Short career summary on Moe Koffman
Moe Koffman was a jazz multi-instrumentalist, composer and record producer. In 1950 the Canadian native moved to the US to perform in big bands, especially those of Jimmy Dorsey and Sonny Dunham for about five years until he returned to his hometown Toronto to form a quartet (eventually a quintet), with whom he recorded the hit “Swinging Shepherd Blues”. Although he played a variety of wind instruments, Koffman was popularly known as a flute soloist. He recorded a series of popular albums, and performed with Dizzy Gillespie, Peter Appleyard, Rob McConnell’s Boss Brass, among others. As a session musician Koffman was popular especially in his home country; he was employed to play music for several films, TV, and commercials. He died of cancer in Ontario in 2001, aged 72.
Moe Koffman’s early music education and career
Jazz musician, multi-instrumentalist, arranger and composer Moe Koffman had a great ability to adapt to changing styles and his inclination to include popular music in his repertoire, which jazz purists weren’t very keen of. But because of his fusion, he became very popular.
Koffman played a variet of instruments including flute, bass flute, saxophone (alto, soprano and tenor) and clarinet. However, as a musician he was best known as a flautist.
Moe Koffman was born Morris Koffman in Toronto, Canada on December 28, 1928. He formally began his musical studies along with musician and future music educator Gordon Arthur Delamont. As he grew older he went on to attend the-now-named Royal Conservatory Music of Toronto, where he continued studying music under the tutelage of Samuel Dolin. However, he discontinued his studies in order to play for dance bands.
Performing in the US, and returning to Toronto
In 1950 Koffman relocated to the US and worked for the big bands of some of the famed bandleaders during his time such as Jimmy Dorsey and Sonny Dunham. Five years later Koffman returned to his hometown, armed with extensive musical experience he got from the States. There in Toronto he formed his own quartet, and later a quintet.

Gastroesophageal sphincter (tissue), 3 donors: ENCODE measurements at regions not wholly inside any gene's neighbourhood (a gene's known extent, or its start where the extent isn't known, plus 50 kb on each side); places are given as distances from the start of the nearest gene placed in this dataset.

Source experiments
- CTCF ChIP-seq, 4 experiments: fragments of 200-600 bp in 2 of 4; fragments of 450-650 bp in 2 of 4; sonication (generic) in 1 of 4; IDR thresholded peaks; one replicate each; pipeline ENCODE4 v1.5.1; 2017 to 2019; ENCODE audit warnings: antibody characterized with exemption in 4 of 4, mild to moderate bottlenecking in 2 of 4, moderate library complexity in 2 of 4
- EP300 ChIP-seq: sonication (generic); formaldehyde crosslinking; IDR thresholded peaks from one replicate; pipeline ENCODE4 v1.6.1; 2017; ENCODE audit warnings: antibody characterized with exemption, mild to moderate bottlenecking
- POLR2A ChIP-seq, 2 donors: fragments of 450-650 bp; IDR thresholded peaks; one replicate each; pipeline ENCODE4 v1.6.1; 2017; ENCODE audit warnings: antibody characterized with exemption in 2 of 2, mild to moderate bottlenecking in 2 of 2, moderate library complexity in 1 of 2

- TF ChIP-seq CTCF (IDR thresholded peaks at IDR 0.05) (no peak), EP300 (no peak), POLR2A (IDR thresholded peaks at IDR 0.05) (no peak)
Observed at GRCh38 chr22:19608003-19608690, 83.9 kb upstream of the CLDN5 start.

Koffman’s biggest hit with “The Swingin’ Shepherd Blues”
In 1957 Koffman recorded an instrumental number he wrote, “The Swingin’ Shepherd Blues,” along with his backing band the Moe Koffman Quartette. In this track he really showed his natural talent as a flautist. “The Swingin’ Shepherd” was released the following year in the United States, on Jubilee label. Actually, Johnny Pate Quintet’s own version of the song was the first to chart on the Billboard chart, eventually peaking at #43. Moe Kaufman Quartette’s own rendition also hit the Billboard charts a little later, eventually reaching its peak position at #36 there. It also charted in the UK at #23.
Koffman’s “The Swinging Shepherd” was covered by several artists including David Rose and His Orchestra, Ted Heath Orchestra, and even Ella Fitzgerald.
Koffman’s own hit assured him of a place alongside Herbie Mann, Yusef Lateef and Jeremy Steig as the greatest jazz flute players ever.
A little bit of playing inspiration for Koffman
He was inspired by another jazz multi-instrumentalist Rahsaan Roland Kirk (in right photo) in playing several instruments simultaneously. Sometimes, Koffman relied on his own modified set of straps that allowed him to play the tenor and alto saxophones so he could create incredible tones as well as improvise at once.
Other works and legacy
Koffman went his way to become one of the most esteemed session players in Toronto, where he performed for various background music productions, commercials, and film and TV soundtracks.
Along with fellow Canadian Maynard Ferguson and new age multi-instrumentalist Ron Allen, Koffman was one of the strong advocates of what is called “circular breathing” technique used by other players of wind instruments. He also recorded several albums comprising his own renditions of classical works by Mozart, Bach and Vivaldi. In the 1980s he collaborated with other jazz legends Dizzy Gillespie and fellow Canadian Peter Appleyard. He still actively performed in his later years until he died of non-Hodgkin’s lymphoma in Ontario in 2001. He was 72 years old.
Among his best-known recordings are “Curried Soul” and “Koff Drops” which have been used as the opening/closing theme for the national radion show As It Happens. His other honors include the Order of Canada and induction to the Canadian Music Hall of Fame, among others.